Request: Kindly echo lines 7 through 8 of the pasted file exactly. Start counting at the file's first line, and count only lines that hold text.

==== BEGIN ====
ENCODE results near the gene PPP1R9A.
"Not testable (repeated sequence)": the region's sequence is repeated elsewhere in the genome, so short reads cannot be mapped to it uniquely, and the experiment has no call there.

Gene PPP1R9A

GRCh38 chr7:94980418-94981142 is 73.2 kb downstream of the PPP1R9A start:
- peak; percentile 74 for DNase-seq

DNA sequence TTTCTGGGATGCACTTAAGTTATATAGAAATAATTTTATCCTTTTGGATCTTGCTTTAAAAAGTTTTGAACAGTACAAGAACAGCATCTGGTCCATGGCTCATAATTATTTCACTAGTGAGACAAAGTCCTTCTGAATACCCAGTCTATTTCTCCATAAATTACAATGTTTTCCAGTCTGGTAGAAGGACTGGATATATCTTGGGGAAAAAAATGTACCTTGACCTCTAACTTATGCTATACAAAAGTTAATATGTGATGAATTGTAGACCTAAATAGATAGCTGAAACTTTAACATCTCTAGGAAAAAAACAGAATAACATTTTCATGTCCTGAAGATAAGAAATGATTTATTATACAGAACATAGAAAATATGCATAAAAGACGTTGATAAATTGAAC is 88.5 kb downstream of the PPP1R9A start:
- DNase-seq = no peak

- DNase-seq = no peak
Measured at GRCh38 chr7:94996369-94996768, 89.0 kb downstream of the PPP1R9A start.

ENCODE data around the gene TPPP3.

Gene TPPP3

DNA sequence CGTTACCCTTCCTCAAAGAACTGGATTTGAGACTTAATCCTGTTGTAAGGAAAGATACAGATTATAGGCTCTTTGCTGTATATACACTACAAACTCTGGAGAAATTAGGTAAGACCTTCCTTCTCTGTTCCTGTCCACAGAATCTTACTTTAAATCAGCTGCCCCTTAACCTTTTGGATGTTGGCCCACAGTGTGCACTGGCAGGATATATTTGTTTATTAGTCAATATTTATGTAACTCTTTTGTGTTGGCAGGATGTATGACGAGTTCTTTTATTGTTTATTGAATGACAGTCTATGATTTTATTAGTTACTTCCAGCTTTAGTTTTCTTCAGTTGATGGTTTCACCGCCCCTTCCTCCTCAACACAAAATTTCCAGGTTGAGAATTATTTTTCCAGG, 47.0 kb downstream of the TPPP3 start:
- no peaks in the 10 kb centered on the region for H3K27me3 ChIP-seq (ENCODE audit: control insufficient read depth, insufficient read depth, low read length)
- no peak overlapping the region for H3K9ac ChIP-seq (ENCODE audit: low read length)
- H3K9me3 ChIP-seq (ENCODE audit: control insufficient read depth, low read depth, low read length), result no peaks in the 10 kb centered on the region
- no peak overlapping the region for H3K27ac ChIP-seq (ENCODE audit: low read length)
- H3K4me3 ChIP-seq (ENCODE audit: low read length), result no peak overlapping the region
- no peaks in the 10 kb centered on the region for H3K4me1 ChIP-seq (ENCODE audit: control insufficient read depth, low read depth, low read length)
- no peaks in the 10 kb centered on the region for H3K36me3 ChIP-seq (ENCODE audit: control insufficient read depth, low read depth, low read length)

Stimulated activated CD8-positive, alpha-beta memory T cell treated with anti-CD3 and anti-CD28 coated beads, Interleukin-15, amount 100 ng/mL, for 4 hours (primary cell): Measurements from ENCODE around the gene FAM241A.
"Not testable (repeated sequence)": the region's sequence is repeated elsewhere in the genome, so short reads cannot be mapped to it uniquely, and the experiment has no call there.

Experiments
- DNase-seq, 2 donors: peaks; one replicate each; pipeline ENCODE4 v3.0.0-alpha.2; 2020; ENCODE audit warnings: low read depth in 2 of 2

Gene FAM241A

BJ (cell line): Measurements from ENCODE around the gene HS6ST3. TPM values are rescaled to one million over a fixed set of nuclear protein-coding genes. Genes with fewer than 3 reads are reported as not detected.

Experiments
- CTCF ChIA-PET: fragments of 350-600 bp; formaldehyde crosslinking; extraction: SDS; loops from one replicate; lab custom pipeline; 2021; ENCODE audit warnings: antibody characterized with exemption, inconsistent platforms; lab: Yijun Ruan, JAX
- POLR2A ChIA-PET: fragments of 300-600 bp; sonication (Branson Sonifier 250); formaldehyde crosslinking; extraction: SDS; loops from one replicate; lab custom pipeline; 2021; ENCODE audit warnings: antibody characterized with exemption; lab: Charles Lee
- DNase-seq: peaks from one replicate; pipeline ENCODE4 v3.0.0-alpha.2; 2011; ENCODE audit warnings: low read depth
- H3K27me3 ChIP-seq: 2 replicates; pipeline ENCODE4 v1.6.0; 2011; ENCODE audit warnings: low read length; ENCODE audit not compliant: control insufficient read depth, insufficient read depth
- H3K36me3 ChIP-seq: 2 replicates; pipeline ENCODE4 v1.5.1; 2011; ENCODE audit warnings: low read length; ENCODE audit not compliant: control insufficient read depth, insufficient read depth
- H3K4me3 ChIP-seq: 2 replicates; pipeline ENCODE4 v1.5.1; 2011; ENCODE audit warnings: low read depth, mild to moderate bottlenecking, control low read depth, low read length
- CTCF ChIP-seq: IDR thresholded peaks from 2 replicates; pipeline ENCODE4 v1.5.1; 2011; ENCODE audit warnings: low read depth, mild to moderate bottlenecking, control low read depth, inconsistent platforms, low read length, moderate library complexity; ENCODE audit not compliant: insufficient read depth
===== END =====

- DNase-seq = no peak

- DNase-seq = no peak